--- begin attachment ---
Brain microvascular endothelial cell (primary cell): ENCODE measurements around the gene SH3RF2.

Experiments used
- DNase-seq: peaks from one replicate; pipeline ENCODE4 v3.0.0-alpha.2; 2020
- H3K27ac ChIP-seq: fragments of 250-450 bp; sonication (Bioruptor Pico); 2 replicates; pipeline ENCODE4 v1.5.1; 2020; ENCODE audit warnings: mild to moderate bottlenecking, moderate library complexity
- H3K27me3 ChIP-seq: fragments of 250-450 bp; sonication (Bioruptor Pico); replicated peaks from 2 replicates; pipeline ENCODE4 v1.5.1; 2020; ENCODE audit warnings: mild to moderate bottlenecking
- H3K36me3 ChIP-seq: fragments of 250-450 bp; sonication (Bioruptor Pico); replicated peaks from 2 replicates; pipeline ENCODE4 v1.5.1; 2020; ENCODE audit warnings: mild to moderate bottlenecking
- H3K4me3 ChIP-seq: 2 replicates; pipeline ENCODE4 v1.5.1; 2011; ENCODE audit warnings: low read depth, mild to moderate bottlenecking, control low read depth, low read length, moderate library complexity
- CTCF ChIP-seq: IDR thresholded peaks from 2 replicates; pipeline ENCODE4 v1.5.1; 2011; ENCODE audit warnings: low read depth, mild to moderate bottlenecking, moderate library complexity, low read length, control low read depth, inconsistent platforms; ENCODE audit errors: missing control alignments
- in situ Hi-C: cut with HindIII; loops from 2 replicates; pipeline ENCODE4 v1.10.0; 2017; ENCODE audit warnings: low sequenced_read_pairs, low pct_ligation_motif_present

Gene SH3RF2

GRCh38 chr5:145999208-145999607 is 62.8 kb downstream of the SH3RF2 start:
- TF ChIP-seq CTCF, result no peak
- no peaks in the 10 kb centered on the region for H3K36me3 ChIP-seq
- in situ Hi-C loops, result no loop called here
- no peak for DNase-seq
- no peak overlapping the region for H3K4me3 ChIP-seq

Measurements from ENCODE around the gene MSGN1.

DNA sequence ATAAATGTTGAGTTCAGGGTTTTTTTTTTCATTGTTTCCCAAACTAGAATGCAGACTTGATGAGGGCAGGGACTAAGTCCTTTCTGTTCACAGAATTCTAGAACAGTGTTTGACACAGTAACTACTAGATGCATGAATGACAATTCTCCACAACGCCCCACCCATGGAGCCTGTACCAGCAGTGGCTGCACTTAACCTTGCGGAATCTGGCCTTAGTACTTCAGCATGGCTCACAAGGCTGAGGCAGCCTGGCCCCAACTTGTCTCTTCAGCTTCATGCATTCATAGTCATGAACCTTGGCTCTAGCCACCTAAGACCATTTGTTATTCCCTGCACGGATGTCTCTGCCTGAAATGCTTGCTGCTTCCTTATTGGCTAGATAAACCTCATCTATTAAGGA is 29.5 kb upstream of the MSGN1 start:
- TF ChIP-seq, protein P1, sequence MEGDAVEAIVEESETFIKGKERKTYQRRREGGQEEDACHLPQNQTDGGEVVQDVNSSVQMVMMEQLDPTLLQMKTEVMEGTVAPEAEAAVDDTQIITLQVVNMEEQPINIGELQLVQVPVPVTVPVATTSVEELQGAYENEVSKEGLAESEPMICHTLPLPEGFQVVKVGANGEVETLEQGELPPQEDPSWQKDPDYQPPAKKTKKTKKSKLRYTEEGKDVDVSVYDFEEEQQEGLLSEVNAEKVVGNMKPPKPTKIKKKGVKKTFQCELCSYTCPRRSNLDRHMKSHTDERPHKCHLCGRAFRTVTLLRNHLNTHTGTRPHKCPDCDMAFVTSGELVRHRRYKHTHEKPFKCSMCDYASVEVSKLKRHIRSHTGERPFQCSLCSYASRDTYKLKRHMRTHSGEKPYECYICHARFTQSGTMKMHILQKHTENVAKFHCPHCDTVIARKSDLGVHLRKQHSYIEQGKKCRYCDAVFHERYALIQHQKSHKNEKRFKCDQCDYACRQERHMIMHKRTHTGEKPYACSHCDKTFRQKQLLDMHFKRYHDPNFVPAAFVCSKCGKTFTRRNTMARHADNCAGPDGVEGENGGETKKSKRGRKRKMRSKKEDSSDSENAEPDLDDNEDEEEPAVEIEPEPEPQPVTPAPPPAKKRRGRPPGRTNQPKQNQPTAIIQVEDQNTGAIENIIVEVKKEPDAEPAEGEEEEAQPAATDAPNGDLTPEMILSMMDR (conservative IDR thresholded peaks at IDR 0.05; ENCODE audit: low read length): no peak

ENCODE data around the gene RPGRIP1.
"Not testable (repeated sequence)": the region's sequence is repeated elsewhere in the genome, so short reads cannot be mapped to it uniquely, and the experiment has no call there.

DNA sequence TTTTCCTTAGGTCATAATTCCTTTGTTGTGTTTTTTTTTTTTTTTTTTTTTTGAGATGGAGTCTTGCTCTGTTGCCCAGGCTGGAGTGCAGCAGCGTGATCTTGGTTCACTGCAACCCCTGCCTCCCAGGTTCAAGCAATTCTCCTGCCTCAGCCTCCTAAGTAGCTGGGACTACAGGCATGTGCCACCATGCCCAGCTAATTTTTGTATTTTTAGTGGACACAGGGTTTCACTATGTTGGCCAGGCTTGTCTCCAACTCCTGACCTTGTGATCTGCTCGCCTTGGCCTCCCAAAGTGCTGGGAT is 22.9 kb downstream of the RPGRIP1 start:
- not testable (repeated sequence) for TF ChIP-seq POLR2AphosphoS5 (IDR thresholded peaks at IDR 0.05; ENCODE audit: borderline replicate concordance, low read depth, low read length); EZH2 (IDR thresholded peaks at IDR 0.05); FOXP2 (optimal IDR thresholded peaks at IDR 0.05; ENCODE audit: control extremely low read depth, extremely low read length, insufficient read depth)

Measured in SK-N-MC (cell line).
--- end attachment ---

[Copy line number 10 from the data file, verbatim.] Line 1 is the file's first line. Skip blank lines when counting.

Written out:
Gene SH3RF2